from The Bhagavad Gita, Chapter 1: The War Within
Having seen your son's forces set in their
places and the fighting about to begin, Arjuna
spoke these words to Sri Krishna
O Krishna, drive my chariot between the two
armies. I want to see those who desire to fight
with me. With whom will this battle be fought?
I want to see those assembled to fight for
Duryodhana, those who seek to please the evil-
minded son of Dhritarashtra by engaging in war.
Thus Arjuna spoke, and Sri Krishna, driving his
splendid chariot between the two armies, facing
Bhishma and Drona and all the kings of the earth,
said: "Arjuna, behold all the Kurus gathered together."
And Arjuna, standing between the tweo armies,
saw fathers and grandfathers, teachers, uncles,
and brothers, sons and grandsons, in-laws
and friends. Seeing his kinsmen established
in opposition, Arjuna was overcome by
sorrow. Despairing, he spoke these words:
O Krishna, I see my own relations here anxious
to fight, and my limbs grow weak; my mouth is
dry, my body shakes, and my hair is standing on
end. My skin burns, and the bow Gandiva has
slipped from my hand. I am unable to stand; my
mind seems to be whirling. These signs bode evil
for us. I do not see that any good can come from
killing our relations in battle. O Krishna, I have
no desire for victory, or for a kingdom of pleasures.
... Arjuna explains at length the ills of going to war against his own friends and family, until,
Overwhelmed by sorrow, Arjuna spoke these words.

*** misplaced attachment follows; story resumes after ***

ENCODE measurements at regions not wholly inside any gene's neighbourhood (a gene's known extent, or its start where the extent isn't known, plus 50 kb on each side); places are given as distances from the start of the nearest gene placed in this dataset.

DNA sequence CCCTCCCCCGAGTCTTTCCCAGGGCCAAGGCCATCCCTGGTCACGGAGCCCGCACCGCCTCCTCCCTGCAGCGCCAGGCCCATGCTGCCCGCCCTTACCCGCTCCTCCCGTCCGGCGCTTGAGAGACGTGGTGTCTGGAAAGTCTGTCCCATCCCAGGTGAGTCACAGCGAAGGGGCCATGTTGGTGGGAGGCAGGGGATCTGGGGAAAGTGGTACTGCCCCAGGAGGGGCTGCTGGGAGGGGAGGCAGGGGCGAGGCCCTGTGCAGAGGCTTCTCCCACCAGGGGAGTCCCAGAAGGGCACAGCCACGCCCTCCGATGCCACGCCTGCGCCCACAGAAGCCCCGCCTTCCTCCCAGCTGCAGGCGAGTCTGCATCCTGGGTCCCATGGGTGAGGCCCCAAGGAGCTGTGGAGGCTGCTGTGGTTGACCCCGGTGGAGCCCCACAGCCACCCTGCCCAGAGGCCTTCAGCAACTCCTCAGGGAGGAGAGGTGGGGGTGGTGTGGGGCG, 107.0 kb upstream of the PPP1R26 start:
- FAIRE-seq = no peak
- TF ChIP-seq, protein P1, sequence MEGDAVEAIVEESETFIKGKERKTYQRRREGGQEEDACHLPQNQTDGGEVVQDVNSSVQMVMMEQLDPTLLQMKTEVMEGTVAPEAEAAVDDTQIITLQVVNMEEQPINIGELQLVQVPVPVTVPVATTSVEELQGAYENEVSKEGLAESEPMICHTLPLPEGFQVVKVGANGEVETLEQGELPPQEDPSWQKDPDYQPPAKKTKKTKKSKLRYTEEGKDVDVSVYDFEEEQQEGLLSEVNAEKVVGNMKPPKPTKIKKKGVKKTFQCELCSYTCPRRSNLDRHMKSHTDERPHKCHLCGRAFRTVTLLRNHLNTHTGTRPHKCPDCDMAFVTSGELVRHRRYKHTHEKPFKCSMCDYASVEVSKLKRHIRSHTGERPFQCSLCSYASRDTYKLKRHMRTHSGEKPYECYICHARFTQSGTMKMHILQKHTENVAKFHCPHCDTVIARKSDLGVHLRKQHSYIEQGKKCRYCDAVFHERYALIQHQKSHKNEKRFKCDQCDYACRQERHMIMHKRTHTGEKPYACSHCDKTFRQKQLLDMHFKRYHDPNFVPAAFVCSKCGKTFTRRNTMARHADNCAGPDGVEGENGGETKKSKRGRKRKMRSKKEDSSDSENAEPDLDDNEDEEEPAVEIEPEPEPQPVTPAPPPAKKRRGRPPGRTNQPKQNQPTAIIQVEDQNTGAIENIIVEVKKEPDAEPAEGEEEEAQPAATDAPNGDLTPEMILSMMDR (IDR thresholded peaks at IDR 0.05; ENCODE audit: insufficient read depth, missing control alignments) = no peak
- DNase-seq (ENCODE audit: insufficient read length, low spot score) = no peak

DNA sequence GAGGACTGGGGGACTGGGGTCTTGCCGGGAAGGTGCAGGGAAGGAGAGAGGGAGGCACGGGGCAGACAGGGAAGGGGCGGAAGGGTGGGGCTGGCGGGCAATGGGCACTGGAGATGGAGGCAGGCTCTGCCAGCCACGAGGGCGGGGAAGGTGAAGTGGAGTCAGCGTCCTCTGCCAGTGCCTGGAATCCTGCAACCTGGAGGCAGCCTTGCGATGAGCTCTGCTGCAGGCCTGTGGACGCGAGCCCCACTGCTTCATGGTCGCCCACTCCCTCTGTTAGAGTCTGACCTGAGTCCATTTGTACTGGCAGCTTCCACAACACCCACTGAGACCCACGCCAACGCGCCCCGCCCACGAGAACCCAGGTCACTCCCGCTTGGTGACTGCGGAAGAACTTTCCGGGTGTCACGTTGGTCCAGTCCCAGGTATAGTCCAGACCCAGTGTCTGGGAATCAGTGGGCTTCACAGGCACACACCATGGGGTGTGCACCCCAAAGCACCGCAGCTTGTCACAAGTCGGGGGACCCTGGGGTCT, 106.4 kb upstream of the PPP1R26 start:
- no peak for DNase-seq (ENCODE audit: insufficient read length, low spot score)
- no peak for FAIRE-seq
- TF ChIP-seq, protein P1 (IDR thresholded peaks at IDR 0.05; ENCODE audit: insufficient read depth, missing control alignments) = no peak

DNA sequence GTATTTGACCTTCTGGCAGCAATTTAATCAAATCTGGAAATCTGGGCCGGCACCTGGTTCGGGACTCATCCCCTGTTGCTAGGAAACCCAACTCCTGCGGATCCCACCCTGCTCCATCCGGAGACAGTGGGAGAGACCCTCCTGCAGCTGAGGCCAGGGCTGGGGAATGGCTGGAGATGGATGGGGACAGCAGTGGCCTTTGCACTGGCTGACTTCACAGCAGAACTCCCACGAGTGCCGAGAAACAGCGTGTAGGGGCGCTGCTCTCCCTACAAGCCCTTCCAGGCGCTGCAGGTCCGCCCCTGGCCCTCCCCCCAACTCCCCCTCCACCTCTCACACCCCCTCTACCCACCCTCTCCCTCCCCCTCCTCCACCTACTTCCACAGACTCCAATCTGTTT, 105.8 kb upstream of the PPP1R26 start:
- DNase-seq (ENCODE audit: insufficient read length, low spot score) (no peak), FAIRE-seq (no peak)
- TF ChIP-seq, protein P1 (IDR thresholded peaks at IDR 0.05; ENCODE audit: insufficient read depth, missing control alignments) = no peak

And casting away his bow and his arrows, he sat
down in his chariot in the middle of the battlefield.
translated by Eknath Easwaran
It is telling that this chapter heading is, "the War Within," for we must ask, in this introductory section, what this war consists in. "Bhagavad Gita,'" translated, means "song of God," and so it seems that the violence cannot be real, or rather against other beings; rather, the violence is that of a war within. But what is this war? Well, it is a war for a kingdom and pleasures; if I had included the introduction section, it would become clear that it is also a family war, presumably the result of years of inherited grudges, misdeeds, and tiffs. It is a very great war, with two sides, each trying to beat the other, each side matched. Arjuna lets us know that the war is against Duryodhana's minons, who are attempting to please the "evil-minded one." All of these are facts. But are they the entire story?
The song probably includes many levels of interpretation, the large scale ideas about "following one's dharma," doing what one ought in a damned if you do, damned if you don't situation, but I think this moment is also a moment of confronting oneself, of having to sacrifice a personality, or a desire or craving, or a fear-- in the following sections, Sri Krishna gives Arjuna a teaching about the nature of reality and illusion, ego and Atman/Self... for a small book it spans the whole cosmos. You really ought to read it when you want to do so. It's on Google Books, even: